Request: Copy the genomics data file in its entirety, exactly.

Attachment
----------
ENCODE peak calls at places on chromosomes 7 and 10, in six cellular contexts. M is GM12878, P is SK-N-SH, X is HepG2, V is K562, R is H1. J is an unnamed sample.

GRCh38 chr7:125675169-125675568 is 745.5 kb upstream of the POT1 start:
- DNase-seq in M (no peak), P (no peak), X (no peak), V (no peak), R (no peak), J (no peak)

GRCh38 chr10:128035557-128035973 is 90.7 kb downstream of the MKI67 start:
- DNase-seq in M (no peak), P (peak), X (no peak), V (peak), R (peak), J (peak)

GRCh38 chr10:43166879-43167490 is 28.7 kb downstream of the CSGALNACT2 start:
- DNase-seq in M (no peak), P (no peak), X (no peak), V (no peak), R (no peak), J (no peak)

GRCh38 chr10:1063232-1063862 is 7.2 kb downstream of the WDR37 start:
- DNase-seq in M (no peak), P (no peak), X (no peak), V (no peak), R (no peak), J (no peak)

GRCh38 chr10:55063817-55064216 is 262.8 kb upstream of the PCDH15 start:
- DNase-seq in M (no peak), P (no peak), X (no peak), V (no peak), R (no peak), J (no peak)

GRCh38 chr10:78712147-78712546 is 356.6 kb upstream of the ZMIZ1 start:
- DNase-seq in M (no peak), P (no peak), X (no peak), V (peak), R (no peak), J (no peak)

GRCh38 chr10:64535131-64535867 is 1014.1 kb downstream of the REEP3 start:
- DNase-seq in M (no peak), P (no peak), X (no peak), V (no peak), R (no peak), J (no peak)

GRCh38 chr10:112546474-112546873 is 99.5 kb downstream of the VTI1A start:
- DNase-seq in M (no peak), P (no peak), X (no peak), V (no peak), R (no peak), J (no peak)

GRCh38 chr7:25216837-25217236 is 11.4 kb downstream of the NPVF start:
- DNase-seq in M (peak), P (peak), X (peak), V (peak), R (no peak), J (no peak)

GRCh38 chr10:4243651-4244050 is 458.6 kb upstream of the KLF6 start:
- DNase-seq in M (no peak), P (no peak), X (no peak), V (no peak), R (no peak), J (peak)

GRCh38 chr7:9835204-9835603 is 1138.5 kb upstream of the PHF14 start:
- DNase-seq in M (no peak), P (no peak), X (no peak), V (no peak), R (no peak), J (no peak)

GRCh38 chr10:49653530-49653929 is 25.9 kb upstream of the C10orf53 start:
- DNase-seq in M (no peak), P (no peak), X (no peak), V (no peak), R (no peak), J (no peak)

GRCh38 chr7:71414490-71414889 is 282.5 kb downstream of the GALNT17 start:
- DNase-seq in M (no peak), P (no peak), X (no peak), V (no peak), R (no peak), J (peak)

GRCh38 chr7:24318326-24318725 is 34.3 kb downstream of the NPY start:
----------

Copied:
ENCODE peak calls at places on chromosomes 7 and 10, in six cellular contexts. M is GM12878, P is SK-N-SH, X is HepG2, V is K562, R is H1. J is an unnamed sample.

GRCh38 chr7:125675169-125675568 is 745.5 kb upstream of the POT1 start:
- DNase-seq in M (no peak), P (no peak), X (no peak), V (no peak), R (no peak), J (no peak)

GRCh38 chr10:128035557-128035973 is 90.7 kb downstream of the MKI67 start:
- DNase-seq in M (no peak), P (peak), X (no peak), V (peak), R (peak), J (peak)

GRCh38 chr10:43166879-43167490 is 28.7 kb downstream of the CSGALNACT2 start:
- DNase-seq in M (no peak), P (no peak), X (no peak), V (no peak), R (no peak), J (no peak)

GRCh38 chr10:1063232-1063862 is 7.2 kb downstream of the WDR37 start:
- DNase-seq in M (no peak), P (no peak), X (no peak), V (no peak), R (no peak), J (no peak)

GRCh38 chr10:55063817-55064216 is 262.8 kb upstream of the PCDH15 start:
- DNase-seq in M (no peak), P (no peak), X (no peak), V (no peak), R (no peak), J (no peak)

GRCh38 chr10:78712147-78712546 is 356.6 kb upstream of the ZMIZ1 start:
- DNase-seq in M (no peak), P (no peak), X (no peak), V (peak), R (no peak), J (no peak)

GRCh38 chr10:64535131-64535867 is 1014.1 kb downstream of the REEP3 start:
- DNase-seq in M (no peak), P (no peak), X (no peak), V (no peak), R (no peak), J (no peak)

GRCh38 chr10:112546474-112546873 is 99.5 kb downstream of the VTI1A start:
- DNase-seq in M (no peak), P (no peak), X (no peak), V (no peak), R (no peak), J (no peak)

GRCh38 chr7:25216837-25217236 is 11.4 kb downstream of the NPVF start:
- DNase-seq in M (peak), P (peak), X (peak), V (peak), R (no peak), J (no peak)

GRCh38 chr10:4243651-4244050 is 458.6 kb upstream of the KLF6 start:
- DNase-seq in M (no peak), P (no peak), X (no peak), V (no peak), R (no peak), J (peak)

GRCh38 chr7:9835204-9835603 is 1138.5 kb upstream of the PHF14 start:
- DNase-seq in M (no peak), P (no peak), X (no peak), V (no peak), R (no peak), J (no peak)

GRCh38 chr10:49653530-49653929 is 25.9 kb upstream of the C10orf53 start:
- DNase-seq in M (no peak), P (no peak), X (no peak), V (no peak), R (no peak), J (no peak)

GRCh38 chr7:71414490-71414889 is 282.5 kb downstream of the GALNT17 start:
- DNase-seq in M (no peak), P (no peak), X (no peak), V (no peak), R (no peak), J (peak)

GRCh38 chr7:24318326-24318725 is 34.3 kb downstream of the NPY start: